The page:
Environmental Education and Sustainability

Summer 2014

By Paul Chapman

In the fall of 2013, Inverness Associates conducted a comprehensive national survey of environmental education and sustainability among private independent schools. The National Association of Independent Schools (NAIS) and 14 regional and state associations supported the research.

The survey sought to understand how schools’ environmental education programs develop environmental literacy among students and how schools are becoming more environmentally sustainable in their practices and programs.

Overall, the survey demonstrates widespread engagement with environmental education and, more broadly, environmental sustainability in independent schools. Interest in environmental education and sustainability is high, especially among administrators, faculty, and students. Many of the schools surveyed have established an environmental mission, policy, and strategic plan. Some schools have sustainability coordinators, but volunteers lead most of the efforts. Financial support for environmental education and sustainability is modest, with half the schools spending less than $5,000 per year on nonconstruction activities. A great majority of surveyed schools are working to lower their environmental impact through waste reduction, recycling, composting, and energy efficiency. A large number of them have gardens and are offering nutritious food. A quarter of the surveyed schools are incorporating green building practices in new construction and renovation.

The survey also points to key needs and challenges that warrant examination for further progress. A high percentage of surveyed heads said they would like more money, time, and staff for this work. They also want better organization and designated leadership, a greater commitment from the board of trustees, an overall sustainability plan for their schools, and enhanced staff training.

Key Findings

Here are some of the survey’s key findings:

School Organization

  • Interest in environmental sustainability is high among administrators, students, and faculty (extremely/very interested: 71 percent, 66 percent, and 62 percent). Interest is lower among staff, parents, and board (47 percent, 43 percent, 39 percent), but still at a level that underscores the importance of schoolwide attention.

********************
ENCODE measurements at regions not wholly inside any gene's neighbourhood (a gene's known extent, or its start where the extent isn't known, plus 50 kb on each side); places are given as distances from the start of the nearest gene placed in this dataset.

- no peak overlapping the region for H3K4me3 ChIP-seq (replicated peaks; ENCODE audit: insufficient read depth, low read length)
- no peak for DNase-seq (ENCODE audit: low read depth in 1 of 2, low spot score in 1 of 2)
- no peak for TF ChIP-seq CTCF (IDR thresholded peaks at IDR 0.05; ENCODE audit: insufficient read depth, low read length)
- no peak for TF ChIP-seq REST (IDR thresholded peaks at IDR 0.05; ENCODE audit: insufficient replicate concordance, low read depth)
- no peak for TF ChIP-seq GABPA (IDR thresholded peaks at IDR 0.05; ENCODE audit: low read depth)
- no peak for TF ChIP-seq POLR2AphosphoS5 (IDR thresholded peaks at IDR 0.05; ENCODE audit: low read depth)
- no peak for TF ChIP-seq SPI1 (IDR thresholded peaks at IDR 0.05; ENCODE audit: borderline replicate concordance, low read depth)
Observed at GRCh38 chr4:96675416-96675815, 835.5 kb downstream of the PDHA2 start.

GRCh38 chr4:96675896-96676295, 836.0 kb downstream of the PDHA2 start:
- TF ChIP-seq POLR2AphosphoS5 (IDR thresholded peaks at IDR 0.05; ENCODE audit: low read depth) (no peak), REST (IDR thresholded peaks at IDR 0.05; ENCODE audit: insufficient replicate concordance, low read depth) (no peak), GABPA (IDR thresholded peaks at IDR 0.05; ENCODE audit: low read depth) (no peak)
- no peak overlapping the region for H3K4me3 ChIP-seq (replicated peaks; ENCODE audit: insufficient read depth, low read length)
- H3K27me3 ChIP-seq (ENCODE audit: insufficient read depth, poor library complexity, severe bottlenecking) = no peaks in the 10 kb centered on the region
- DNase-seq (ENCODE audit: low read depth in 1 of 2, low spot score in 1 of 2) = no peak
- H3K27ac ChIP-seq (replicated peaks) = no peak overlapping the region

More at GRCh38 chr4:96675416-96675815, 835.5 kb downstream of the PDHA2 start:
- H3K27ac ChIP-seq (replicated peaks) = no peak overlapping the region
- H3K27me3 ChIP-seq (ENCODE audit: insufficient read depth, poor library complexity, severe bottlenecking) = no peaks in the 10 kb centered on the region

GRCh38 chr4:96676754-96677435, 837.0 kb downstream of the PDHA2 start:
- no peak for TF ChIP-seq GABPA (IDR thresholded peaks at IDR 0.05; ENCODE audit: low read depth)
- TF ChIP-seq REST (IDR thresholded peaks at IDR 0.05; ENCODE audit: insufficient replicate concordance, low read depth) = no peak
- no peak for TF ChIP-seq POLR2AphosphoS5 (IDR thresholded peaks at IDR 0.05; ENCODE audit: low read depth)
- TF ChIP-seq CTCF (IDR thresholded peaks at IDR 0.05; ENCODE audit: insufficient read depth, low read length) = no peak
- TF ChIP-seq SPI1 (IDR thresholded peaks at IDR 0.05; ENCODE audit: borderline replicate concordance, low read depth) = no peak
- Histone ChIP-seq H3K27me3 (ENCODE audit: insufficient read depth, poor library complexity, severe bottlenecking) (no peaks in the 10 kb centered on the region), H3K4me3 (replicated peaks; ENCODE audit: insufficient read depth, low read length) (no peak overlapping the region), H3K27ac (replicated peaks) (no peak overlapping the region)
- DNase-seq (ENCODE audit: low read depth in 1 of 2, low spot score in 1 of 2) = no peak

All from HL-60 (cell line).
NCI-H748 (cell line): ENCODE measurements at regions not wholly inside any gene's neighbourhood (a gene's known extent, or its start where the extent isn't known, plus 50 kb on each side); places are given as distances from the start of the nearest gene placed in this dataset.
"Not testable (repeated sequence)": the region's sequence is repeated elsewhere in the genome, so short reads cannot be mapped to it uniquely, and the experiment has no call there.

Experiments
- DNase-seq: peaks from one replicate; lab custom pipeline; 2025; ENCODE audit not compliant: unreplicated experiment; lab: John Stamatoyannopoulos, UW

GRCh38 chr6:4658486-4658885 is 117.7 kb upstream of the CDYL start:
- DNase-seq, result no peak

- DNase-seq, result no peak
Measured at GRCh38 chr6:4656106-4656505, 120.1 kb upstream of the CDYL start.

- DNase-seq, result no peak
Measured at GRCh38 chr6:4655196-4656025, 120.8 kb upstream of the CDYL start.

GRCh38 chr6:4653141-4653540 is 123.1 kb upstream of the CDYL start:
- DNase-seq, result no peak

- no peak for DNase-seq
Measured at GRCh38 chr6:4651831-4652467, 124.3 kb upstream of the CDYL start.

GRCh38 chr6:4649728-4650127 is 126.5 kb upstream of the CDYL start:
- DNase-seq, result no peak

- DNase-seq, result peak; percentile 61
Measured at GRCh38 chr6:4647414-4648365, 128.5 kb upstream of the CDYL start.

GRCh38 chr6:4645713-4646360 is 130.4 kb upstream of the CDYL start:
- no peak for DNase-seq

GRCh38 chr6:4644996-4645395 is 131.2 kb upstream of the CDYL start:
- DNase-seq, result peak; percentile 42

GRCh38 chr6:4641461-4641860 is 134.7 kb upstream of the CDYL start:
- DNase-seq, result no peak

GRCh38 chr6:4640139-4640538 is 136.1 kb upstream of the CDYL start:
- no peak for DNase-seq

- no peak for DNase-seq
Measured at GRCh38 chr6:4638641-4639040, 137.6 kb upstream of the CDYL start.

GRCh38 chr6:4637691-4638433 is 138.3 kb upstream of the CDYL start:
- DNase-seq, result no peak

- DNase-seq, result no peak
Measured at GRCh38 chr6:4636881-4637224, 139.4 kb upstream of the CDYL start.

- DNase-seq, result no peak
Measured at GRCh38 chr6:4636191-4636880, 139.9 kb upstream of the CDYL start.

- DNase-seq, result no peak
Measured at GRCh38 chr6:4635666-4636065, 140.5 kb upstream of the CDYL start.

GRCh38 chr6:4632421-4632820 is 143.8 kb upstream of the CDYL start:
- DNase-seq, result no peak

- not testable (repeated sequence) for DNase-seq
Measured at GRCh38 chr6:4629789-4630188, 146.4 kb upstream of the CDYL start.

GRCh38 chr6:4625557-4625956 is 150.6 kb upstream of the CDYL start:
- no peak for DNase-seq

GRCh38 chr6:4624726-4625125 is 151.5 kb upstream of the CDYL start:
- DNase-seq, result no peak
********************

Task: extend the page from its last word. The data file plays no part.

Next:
• Concern for the environment motivates sustainability efforts (80 percent); the desire to save money is also a factor, but not as salient as others (35 percent).
  • Green school efforts are most often led by engaged faculty and students (76 percent), and, in a majority of schools, also by the head and board (55 percent).
  • About a quarter of schools have a sustainability coordinator (27 percent) who works with a small group of two to five volunteer staff and parents.
  • Some schools now incorporate environmental education and sustainability in their mission and priorities (to a very great/great extent: 42 percent).
  • Most schools provide only modest financial support (less than $5,000) for green initiatives (49 percent); a sixth spend more than $25,000 annually (16.8 percent).
  • More than a quarter of the schools have been recognized for their sustainability efforts (28 percent).

The School’s Environmental Footprint

  • Waste reduction, recycling, and/or composting programs are widespread (93 percent), although, in interviews, many report the need to measure and track progress toward a goal of zero waste.
  • Numerous schools are pursuing energy-efficiency initiatives (86 percent), and some schools have benchmarked energy use and documented their financial savings.
  • About half the schools are reducing hazardous chemicals (56 percent) and adopting sustainable landscaping and water use (45 percent).
  • Green building practices are becoming more common, including renewable energy (31 percent), LEED-certified­construction (26 percent), and renovation (21 percent).
  • One-fifth of schools have a green purchasing policy (22 percent).

Food and Nutrition Programs